Spring classics: A beginner's guide to Paris-Roubaix, Milan-San Remo and the other one-day races
Team Sky's Ian Stannard talks through each event
By Matt Westby
Last Updated: 09/04/15 4:52pm
Sir Bradley Wiggins' primary focus on the road this year is on the spring classics, which are now under way.
He is targeting Paris-Roubaix on April 12 in particular, but what is that race, and what are the classics?
With input from Team Sky’s Ian Stannard, winner of Omloop Het Nieuwsblad in 2014 and 2015, here’s everything you need to know…
IN A NUTSHELL
Whereas the Tour de France is raced over three weeks, the classics are all one-day races, taking place mainly in Belgium and northern France from the end of February to the end of April. There are a handful of classics later on in the summer and autumn, but the core of the classics season takes place in the early spring.
Some classics are more high profile than others, and the five most prestigious are known as the Monuments. In date order, they are: Milan-San Remo, the Tour of Flanders, Paris-Roubaix, Liege-Bastogne-Liege and Il Lombardia.
TYPES OF CLASSICS
The classics can be roughly separated into two groups: the cobbled classics and the Ardennes classes. However, there is the odd race that fits into neither and has its own unique characteristics.
The cobbled classics are raced over a combination of asphalt and cobblestones, frequently on tight and winding rural lanes. Some of the cobbled classics are mainly flat, such as Paris-Roubaix and Scheldeprijs, but others include a barrage or short and sharp hills, such as the Tour of Flanders and E3 Harelbeke. They are traditionally won by powerful riders who are expert bike-handlers on the cobbles, such as Fabian Cancellara or Tom Boonen.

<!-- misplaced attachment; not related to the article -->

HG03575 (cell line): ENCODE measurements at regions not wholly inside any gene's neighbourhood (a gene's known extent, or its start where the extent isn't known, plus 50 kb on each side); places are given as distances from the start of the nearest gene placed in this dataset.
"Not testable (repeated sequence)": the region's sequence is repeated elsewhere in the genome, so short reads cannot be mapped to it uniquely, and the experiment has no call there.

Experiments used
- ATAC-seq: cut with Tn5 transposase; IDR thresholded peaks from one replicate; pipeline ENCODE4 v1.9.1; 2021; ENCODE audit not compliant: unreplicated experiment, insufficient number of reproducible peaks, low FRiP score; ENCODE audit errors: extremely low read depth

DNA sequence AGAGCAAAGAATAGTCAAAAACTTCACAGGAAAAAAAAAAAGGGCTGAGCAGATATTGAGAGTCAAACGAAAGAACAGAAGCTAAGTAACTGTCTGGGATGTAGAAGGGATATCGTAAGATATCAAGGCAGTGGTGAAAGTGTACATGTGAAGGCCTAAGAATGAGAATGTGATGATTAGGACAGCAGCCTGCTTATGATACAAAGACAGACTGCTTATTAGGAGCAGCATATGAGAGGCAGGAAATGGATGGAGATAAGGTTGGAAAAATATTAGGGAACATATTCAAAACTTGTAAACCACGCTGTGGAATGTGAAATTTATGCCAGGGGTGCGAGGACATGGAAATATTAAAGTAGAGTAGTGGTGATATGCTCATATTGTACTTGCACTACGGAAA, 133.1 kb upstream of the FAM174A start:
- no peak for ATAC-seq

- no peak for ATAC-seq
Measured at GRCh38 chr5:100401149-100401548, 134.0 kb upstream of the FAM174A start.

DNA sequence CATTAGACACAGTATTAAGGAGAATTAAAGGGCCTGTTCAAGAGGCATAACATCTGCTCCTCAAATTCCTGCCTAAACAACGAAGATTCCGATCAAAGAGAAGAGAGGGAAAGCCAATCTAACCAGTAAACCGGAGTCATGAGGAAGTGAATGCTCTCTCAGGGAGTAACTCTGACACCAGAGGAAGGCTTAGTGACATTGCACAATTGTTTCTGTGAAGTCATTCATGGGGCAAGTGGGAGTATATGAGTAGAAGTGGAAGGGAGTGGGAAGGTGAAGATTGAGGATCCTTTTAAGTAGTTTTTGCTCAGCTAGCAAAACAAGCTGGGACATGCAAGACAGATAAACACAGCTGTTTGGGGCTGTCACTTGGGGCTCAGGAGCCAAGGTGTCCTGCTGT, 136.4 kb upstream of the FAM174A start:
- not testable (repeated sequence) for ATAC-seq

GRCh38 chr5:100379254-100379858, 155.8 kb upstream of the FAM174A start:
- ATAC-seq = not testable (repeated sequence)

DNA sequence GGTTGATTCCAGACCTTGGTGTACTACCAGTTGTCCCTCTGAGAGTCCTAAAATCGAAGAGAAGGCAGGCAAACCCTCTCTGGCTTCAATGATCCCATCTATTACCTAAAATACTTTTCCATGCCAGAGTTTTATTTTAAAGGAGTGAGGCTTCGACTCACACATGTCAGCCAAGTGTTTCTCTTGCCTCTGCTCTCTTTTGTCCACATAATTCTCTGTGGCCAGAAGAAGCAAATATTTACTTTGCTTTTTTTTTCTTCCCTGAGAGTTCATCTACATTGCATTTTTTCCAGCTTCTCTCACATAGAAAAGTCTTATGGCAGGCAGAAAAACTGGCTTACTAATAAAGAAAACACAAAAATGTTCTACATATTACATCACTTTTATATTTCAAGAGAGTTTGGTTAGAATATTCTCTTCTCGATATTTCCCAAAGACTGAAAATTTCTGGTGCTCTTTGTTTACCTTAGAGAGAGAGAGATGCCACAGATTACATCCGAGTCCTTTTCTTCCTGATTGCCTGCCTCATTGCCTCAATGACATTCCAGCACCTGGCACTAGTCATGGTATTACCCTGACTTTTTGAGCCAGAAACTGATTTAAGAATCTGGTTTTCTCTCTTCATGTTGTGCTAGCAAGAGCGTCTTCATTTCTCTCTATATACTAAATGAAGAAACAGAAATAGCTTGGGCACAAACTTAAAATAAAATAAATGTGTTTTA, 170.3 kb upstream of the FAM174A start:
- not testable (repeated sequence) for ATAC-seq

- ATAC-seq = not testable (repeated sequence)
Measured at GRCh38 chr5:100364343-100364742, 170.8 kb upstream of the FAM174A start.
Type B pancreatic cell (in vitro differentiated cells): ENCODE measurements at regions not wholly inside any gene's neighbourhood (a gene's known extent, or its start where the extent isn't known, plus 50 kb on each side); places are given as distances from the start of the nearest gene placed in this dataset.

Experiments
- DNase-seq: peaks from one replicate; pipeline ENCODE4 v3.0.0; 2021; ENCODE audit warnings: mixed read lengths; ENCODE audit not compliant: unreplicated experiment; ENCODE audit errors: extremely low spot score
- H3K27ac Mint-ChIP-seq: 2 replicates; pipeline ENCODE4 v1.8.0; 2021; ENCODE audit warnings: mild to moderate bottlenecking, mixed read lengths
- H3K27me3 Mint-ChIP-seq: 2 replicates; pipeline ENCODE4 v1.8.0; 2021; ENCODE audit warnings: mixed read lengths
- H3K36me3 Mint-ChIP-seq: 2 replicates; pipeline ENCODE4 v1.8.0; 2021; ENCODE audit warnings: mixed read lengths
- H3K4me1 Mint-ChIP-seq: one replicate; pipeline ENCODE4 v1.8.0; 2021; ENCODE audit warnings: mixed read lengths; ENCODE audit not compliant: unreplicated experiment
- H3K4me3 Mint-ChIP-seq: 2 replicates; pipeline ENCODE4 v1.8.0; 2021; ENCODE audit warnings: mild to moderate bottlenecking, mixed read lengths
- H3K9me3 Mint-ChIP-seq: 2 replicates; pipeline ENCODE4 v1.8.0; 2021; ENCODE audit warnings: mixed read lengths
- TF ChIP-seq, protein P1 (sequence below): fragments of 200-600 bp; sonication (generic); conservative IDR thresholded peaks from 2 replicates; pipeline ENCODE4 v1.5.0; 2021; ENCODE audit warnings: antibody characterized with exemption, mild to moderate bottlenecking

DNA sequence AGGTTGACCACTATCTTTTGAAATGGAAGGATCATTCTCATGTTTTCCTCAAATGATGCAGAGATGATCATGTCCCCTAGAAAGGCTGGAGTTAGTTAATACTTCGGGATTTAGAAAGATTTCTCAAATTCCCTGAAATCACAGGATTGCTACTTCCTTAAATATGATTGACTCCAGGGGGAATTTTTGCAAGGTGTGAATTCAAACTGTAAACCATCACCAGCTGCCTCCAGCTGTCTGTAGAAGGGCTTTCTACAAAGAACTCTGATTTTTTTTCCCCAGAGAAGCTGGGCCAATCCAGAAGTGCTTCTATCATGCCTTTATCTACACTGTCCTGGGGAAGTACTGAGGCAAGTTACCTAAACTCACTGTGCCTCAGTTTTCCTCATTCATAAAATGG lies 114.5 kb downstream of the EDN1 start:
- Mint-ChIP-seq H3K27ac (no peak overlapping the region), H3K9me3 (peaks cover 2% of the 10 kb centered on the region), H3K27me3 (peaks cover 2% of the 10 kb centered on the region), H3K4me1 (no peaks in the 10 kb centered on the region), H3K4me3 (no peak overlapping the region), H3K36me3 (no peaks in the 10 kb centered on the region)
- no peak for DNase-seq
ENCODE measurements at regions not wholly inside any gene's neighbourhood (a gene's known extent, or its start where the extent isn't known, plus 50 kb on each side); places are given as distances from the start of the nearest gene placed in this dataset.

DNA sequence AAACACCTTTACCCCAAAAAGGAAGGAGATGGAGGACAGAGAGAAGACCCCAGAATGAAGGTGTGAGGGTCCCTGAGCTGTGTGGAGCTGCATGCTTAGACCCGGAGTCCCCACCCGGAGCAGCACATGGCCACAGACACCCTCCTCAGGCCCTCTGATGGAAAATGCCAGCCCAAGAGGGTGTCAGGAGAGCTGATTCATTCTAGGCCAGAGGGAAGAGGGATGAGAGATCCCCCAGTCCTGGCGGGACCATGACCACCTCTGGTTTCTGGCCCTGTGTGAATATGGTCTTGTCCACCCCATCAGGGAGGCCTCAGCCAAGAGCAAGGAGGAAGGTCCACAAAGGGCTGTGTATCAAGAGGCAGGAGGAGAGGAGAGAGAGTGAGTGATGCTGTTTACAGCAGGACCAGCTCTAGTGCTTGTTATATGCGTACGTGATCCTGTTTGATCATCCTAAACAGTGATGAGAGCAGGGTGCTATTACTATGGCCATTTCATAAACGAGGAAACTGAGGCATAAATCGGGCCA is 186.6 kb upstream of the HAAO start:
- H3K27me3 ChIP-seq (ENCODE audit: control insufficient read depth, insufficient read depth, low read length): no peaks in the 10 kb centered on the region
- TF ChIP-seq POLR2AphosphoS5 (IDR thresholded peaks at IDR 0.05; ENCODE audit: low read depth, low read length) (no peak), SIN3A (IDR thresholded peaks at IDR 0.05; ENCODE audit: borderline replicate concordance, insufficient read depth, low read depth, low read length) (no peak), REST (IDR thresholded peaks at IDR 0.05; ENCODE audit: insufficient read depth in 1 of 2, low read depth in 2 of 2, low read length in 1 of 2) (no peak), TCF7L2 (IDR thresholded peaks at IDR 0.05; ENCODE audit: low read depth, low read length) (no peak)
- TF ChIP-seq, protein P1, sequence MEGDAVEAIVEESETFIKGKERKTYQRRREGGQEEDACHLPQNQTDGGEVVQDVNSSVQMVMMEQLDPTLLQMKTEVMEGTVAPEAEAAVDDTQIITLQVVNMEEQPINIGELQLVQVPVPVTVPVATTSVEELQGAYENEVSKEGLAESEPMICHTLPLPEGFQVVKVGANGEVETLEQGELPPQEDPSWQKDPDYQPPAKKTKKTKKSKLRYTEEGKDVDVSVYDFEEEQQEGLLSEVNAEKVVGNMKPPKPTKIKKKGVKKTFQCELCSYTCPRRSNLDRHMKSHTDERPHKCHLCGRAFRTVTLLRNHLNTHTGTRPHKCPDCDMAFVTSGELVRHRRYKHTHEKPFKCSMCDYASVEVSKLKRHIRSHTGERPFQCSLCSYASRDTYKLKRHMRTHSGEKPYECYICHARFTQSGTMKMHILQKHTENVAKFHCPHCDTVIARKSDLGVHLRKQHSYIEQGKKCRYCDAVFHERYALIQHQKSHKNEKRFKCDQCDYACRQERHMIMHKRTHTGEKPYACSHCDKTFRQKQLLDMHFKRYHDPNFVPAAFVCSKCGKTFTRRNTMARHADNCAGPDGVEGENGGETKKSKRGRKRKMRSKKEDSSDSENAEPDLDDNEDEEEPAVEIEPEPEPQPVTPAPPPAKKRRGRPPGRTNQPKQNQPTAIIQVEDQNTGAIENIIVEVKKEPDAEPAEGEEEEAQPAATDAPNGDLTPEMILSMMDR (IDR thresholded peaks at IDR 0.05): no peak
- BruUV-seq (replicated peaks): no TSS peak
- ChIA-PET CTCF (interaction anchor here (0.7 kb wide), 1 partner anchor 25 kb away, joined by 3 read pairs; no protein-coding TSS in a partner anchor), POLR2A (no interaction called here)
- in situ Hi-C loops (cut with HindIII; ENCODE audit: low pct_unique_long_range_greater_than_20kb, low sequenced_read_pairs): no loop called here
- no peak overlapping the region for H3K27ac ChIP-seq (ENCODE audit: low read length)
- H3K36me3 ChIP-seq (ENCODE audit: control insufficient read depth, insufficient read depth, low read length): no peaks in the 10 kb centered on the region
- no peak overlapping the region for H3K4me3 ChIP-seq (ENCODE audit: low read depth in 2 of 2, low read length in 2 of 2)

The Ardennes classics are hilly races that all take place in the Ardennes region of Belgium and the Netherlands. They have as much as 4,500m of vertical ascent and a race-deciding climb close to the finish. There are three Ardennes classics, all of which take place within the space of a week in April: Amstel Gold Race, La Fleche Wallonne and Liege-Bastogne-Liege. They are usually won by pure climbers, such as Alejandro Valverde or Joaquim Rodriguez, or riders who can power their way up short and sharp climbs, such as Philippe Gilbert or Simon Gerrans.
The most notable race not to fit into any of the above categories is Milan-San Remo, which contains late climbs but is usually seen as a classic for sprinters such as Mark Cavendish, who won the race in 2009. Another exception is Strade Bianche in Italy, which takes place over a combination of asphalt and gravel and includes a decisive late climb.
WHAT’S UNIQUE ABOUT THEM?
Aside from the terrain, the first thing to say about the classics is that they are the longest races in cycling. While the longest stage of this year’s Tour de France is 221km, Milan-San Remo is 293km, Paris-Roubaix is 253km, the Tour of Flanders is 264.9km and Liege-Bastogne-Liege is 267km.
The other factor to take into account is the weather. Due to their place in the calendar, the classics can be battered by rain, wind, sleet and snow. For example, the 2013 edition of Milan-San Remo had to be stopped mid-race and re-started 50km further down the road due to snow. On wet days, riders will reach the finish line covered head to foot in mud.